Not the twenty-four-year-old ex-marine Daniel Penny, who was on the subway last week when a homeless schizophrenic man called Jordan Neely started screaming at passengers. What happened next will be litigated in court, but Penny felt the need to subdue Neely, which he did along with other passengers. Unfortunately he subdued Neely too much and the chokehold ended up killing him.
Had this case involved two white people or two black people it would have received little comment. But Neely was black and Penny is white. The fact that one of the other passengers who subdued Neely was also black has escaped the notice of the left-wing members of Congress and others who lost no time in calling the incident a “lynching” or “execution.” Nightly protests have taken place, with crowds of people being whipped up to call for “justice,” otherwise they will “burn it down”: “it” meaning “New York.”
What we do know is that Neely was screaming, among other things, that he wanted to die, and that he tore off his coat and threw it to the floor just before Penny intervened. At Penny’s trial, a jury will have to determine whether he had a legitimate concern that an attack on him and his fellow passengers was imminent. Whether he is convicted of any crime or not, it is likely that the young veteran’s life will be ruined.
Of course, the left are arguing that Neely was killed simply for being black or homeless, and they did their usual trick of attempting to sanctify him by claiming that this gentle man liked nothing more harmful than impersonating Michael Jackson. But video has since emerged of Neely doing his Michael Jackson impersonation for money on New York’s streets while screaming insanely at passers-by, calling them “faggots” and trying to fight them.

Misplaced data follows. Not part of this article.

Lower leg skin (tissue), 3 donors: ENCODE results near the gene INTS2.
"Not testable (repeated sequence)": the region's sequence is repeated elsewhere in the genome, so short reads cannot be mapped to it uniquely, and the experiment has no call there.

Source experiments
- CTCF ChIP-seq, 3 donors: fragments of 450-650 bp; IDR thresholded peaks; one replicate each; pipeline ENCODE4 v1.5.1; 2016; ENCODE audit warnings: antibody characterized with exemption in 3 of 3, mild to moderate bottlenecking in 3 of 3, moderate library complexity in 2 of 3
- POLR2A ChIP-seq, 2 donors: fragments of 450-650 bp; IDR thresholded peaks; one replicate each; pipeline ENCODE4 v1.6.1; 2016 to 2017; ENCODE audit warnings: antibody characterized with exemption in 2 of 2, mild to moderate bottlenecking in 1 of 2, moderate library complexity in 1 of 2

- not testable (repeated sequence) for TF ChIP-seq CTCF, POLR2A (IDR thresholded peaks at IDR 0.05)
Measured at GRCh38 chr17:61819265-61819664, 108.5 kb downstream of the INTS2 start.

More seriously for the “harmless victim of racism” lobby, it turns out that Neely had been arrested forty-two times over the past decade alone and an outstanding warrant for his arrest at the time of his death. Among much else, he had previously tried to abduct a seven-year-old girl and had recently been sentenced for punching an elderly woman in the face and severely injuring her.
Since many crimes have been downgraded to misdemeanors and bail reforms have made police stations into a kind of turnstile, none of this should be surprising. Even less persuasive are calls to address New York’s mental health problems, given that left-wing officials routinely insist that “institutionalizing” severely mentally ill people robs them of agency — as though a schizophrenic homeless drug addict like Neely was enjoying a life of much agency.
The bigger problem is what the public as a whole take from all this. Few enough people in New York intervene already when a crazy turns up in their train car. As they survey what happens to Daniel Penny, I predict that even fewer New Yorkers will “have a go” and fewer still will desire to be heroes.
This article was originally published in The Spectator’s UK magazine. Subscribe to the World edition here.